Protective Styling in Black Culture
The history of black hair and protective styling is a complex journey of pride, survival, oppression, and triumph. Over the last decade, we have seen black people truly embrace their natural hair and their personal choice in styling without fear of repercussion.
However, while black people have embraced their styling roots, it seems that the mainstream media has decided to embrace it as well…and not always for the better.
In honor of Black History Month, let’s do a quick dive into the history of protective hairstyles and their impact on black culture.
More Than Just Protection
Braids, locs, plaits, and twists have protected the crowns of black women for centuries. While some may reduce the use of these styles to simple trends to be enjoyed by any and everyone, these styles are rooted in history.
Protective styles have a history of identifying tribe members in Africa, showing escape routes to other slaves, and passing secret messages. Locs alone have a rich history with many historians believing they originated in Egypt. Archeologists have even uncovered mummies with their locs still in tact.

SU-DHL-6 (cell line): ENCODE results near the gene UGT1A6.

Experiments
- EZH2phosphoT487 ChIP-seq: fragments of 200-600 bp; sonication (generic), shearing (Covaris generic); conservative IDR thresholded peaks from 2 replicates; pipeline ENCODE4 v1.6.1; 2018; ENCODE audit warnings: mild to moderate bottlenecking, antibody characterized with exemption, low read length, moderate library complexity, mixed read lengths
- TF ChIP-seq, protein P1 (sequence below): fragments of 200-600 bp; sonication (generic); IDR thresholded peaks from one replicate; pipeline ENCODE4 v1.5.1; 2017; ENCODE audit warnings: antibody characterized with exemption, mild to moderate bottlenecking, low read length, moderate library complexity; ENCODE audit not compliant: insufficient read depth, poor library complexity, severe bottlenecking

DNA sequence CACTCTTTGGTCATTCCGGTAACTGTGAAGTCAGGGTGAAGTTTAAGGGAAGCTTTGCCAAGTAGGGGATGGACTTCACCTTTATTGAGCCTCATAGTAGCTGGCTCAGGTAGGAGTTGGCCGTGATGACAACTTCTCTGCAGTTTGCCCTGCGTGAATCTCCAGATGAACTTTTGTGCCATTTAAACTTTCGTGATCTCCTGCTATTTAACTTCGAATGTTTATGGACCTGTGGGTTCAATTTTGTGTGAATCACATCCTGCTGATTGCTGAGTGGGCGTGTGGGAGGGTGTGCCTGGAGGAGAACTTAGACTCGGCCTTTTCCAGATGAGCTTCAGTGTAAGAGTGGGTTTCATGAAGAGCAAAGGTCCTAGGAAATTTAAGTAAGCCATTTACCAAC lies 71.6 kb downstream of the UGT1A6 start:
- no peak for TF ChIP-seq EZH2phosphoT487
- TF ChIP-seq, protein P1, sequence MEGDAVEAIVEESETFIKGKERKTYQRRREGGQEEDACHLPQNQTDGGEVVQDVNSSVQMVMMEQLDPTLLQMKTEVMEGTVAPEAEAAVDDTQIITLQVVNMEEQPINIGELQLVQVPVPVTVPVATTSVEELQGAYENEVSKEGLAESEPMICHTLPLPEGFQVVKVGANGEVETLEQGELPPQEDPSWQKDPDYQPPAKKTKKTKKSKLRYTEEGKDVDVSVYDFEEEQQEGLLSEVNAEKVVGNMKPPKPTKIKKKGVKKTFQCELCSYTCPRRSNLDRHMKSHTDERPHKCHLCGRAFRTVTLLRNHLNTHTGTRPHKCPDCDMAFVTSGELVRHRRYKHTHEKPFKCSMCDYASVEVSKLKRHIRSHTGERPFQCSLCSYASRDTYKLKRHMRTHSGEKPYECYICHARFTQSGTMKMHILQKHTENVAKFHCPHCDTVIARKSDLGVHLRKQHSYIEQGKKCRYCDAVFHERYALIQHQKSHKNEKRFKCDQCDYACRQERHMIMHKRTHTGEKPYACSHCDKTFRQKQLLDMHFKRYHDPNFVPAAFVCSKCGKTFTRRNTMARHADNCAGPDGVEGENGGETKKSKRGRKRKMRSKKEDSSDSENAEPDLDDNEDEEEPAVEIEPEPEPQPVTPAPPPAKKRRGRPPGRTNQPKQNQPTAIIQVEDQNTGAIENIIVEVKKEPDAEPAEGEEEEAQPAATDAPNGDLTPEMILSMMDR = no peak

In June 2019, California became the first state to pass legislation for anti-discrimination of black hair. Since then, several states have followed suit with their own variations anti-discrimination laws against black hair.
The fight has even extended overseas to the UK with activists petitioning schools and companies to protect black hair. Unilever became the first company in the UK to sign the Halo Collective’s Halo Code to protect employees from hair discrimination.
As black culture has transcended into the mainstream, the 90s and 2000s saw a more prominent display of black hairstyles. From Brandy’s braids in Moesha to Alicia Key’s elaborate cornrows behind the piano, part of the black hair experience was now easily digestible for the masses.
But despite big name entertainers rocking braids for years, non-black tv personalities were given the credit for black hair trends. Does anyone remember when the Kardashians were given credit for the trend of “boxer braids”?
Suddenly the hairstyles of black people that had been deemed as “ghetto,” “unprofessional” or even “unclean” are now trendy.
The journey of black hair has shaped black culture and American culture as a whole. It has demonstrated the creativity and strength of its people while also creating movements and trends. Black hair has even sparked conversations of cultural appreciation vs. appropriation.
While there is still room for improvement for how black hair is viewed as a whole, there is no denying that protective styles are something to be respected. So wear your crown how you desire and with pride because your hair is beautiful.